It was not clear if the big red splotch on Justin Herbert’s jersey was paint or blood. Herbert took a hit from Kansas City Chiefs defensive end Mike Danna and stayed down on the field, writhing in pain. Everybody watching channeled their inner Simba from The Lion King: “Come on Justin, you gotta get up….”
Justin Herbert down on the field after taking a shot to the ribs pic.twitter.com/SWPUNzBDP0— NFL on CBS (@NFLonCBS) September 16, 2022
Herbert’s injury is being classified by Los Angeles Chargers head coach Brandon Staley as an abdominal or rib injury, which makes sense because it looked like Herbert’s kidneys had exploded.
Moments earlier, a somewhat lackluster Amazon Prime–exclusive Thursday Night Football debut between Herbert’s Chargers and Patrick Mahomes’s Chiefs seemed to finally be delivering on its hype. Herbert, the Chargers’ Prince Who Was Promised, got the ball down by seven points with just under six minutes to play. But then Herbert went down, went to the sideline for a play, and looked kaput when he came back in. On third-and-1 with just over two minutes left, Herbert pulled up limp, his left arm dangling at his side, and tossed the ball away rather than try to run a few yards for an easy first down. It was perhaps the saddest moment of his entire career.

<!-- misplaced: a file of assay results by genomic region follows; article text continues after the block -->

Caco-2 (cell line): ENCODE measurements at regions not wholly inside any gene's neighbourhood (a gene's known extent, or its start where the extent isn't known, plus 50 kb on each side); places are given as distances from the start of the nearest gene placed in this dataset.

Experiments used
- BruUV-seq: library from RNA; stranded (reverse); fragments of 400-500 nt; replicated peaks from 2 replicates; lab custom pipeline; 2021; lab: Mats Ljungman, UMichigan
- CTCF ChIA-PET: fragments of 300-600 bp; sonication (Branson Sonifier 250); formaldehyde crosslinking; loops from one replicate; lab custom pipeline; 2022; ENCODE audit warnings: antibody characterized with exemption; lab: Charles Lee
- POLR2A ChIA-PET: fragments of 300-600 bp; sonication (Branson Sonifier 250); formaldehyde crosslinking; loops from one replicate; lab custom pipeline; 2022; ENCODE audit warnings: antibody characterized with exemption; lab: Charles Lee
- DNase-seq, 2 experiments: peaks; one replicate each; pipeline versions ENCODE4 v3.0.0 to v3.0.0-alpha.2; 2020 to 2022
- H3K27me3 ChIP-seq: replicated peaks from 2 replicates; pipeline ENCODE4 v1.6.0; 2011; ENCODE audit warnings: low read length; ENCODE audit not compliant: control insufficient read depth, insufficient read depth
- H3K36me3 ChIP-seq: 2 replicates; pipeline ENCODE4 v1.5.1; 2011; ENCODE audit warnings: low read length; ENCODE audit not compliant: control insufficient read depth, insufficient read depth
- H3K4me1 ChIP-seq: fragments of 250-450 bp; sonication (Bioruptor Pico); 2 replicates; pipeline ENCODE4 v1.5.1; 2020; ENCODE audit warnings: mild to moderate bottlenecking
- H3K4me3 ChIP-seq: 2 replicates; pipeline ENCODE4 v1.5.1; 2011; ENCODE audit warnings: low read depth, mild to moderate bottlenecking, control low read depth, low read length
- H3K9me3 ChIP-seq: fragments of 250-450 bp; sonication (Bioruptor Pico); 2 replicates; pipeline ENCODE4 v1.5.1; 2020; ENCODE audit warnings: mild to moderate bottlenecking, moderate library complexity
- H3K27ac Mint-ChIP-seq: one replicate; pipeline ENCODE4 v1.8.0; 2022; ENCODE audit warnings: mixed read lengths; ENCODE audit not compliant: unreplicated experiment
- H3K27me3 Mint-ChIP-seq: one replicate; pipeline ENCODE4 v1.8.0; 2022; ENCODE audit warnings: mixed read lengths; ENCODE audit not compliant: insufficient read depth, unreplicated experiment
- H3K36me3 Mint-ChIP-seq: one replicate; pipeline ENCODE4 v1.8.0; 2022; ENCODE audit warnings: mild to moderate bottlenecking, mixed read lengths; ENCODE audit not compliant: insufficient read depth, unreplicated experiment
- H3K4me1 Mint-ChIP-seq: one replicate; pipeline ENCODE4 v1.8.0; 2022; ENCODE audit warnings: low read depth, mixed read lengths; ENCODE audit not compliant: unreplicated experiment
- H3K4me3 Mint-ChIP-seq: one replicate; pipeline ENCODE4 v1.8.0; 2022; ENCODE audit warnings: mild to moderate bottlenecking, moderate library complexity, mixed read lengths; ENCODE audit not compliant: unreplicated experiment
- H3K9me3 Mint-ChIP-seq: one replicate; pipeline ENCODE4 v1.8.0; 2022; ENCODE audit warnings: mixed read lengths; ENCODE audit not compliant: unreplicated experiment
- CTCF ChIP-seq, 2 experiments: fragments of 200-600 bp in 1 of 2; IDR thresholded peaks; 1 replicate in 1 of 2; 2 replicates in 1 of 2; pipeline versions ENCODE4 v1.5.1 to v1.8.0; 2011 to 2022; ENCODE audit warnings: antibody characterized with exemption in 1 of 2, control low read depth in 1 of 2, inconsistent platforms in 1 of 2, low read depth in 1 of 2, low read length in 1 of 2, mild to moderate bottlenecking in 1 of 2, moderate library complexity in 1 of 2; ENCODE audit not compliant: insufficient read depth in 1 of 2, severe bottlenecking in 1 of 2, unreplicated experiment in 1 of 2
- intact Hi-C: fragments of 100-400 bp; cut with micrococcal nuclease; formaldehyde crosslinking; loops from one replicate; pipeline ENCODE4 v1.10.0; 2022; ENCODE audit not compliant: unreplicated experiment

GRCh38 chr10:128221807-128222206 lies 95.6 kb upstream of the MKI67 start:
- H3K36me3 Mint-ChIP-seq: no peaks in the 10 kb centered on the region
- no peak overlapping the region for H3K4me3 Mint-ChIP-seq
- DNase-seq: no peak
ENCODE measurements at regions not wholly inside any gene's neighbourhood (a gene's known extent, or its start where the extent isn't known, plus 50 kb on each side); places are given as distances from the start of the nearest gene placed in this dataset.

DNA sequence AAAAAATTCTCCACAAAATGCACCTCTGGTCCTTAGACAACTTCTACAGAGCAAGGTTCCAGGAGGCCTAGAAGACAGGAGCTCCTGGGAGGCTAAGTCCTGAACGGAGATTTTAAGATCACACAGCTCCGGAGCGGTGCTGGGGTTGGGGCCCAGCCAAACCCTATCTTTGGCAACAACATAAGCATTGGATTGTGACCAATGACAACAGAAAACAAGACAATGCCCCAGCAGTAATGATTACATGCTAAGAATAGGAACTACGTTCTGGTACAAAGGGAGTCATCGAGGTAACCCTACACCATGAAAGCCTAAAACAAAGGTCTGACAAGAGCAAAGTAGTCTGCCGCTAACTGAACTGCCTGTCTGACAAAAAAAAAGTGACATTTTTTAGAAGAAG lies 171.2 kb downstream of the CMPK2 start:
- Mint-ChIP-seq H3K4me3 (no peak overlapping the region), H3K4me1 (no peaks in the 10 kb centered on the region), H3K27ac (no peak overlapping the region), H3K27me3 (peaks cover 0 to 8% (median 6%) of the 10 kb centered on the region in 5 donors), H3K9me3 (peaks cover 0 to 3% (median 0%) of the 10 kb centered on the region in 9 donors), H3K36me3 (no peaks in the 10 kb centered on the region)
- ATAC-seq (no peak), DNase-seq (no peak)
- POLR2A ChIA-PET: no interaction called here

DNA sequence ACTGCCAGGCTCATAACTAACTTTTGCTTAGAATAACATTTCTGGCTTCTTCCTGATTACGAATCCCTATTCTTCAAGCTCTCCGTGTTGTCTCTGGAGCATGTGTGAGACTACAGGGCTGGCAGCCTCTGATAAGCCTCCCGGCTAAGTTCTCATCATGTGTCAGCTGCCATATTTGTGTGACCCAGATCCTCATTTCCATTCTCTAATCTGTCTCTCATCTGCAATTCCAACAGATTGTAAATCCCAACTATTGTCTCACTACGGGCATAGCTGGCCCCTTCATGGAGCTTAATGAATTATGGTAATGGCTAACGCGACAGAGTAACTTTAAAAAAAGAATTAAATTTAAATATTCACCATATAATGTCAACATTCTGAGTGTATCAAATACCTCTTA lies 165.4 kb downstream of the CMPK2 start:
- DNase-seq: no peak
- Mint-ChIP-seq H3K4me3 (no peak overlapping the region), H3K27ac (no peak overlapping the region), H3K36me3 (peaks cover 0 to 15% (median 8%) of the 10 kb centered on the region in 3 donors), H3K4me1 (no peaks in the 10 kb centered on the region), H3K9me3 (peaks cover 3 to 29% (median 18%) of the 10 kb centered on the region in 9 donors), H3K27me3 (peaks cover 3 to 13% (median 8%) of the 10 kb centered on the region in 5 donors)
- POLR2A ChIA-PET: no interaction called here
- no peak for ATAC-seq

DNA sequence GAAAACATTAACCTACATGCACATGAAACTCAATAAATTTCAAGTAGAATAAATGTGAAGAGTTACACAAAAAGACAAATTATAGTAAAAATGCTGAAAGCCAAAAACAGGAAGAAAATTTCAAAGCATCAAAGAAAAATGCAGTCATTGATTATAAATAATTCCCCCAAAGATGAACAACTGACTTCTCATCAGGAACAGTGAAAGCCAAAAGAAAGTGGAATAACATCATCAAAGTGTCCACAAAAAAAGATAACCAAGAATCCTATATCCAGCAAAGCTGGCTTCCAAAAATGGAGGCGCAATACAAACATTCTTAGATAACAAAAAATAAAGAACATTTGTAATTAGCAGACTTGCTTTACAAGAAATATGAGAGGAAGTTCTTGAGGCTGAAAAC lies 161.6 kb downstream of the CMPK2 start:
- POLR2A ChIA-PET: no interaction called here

Herbert immediately followed it up with perhaps the defining play of his career thus far: On fourth-and-1, Herbert delivered a ludicrous, otherworldly throw to DeAndre Carter for a 35-yard gain. Four plays later, Herbert threw a touchdown on fourth-and-goal from the 7-yard line. It turns out that the game did deliver at the very end of the promised three-hour window (classic Amazon).
The Chargers did not recover the ensuing onside kick and lost to the Chiefs, 27-24. But this game will likely be remembered more for Herbert refusing to lose than Kansas City and Mahomes pulling out a crucial AFC West win. Even with the game seemingly out of hand, Herbert launched a comeback that reminded everyone why we like watching sports. Los Angeles may have lost the battle, but Herbert reminded everyone how important he is to the war. And the question marks around Herbert’s health in the weeks and months to come will change the complexion of the AFC playoff race.
The entire game seesawed on a bizarre two-play sequence. With just over 11 minutes remaining in the fourth quarter, Herbert threw a pass to tight end Gerald Everett, who raced 26 yards until he was tackled at the Kansas City 3-yard line. Everett, clearly winded from the play, immediately motioned to the sideline for a substitution so he could get off the field. But the Chargers suddenly went into their no-huddle offense, and Everett stayed in for the next play. Herbert took the snap and targeted Everett, but either the throw was off, or Everett was not where Herbert expected him to be. Chiefs rookie cornerback Jaylen Watson intercepted the pass and took it 99 yards for a pick-six. The touchdown gave Kansas City a seven-point fourth-quarter lead. According to Amazon Prime’s win probability metrics, the play flipped the odds from the Chargers having a 69 percent chance to win the game (nice) to a 15 percent chance to win (not nice). It was the biggest swing in win probability after a pick-six in at least three seasons.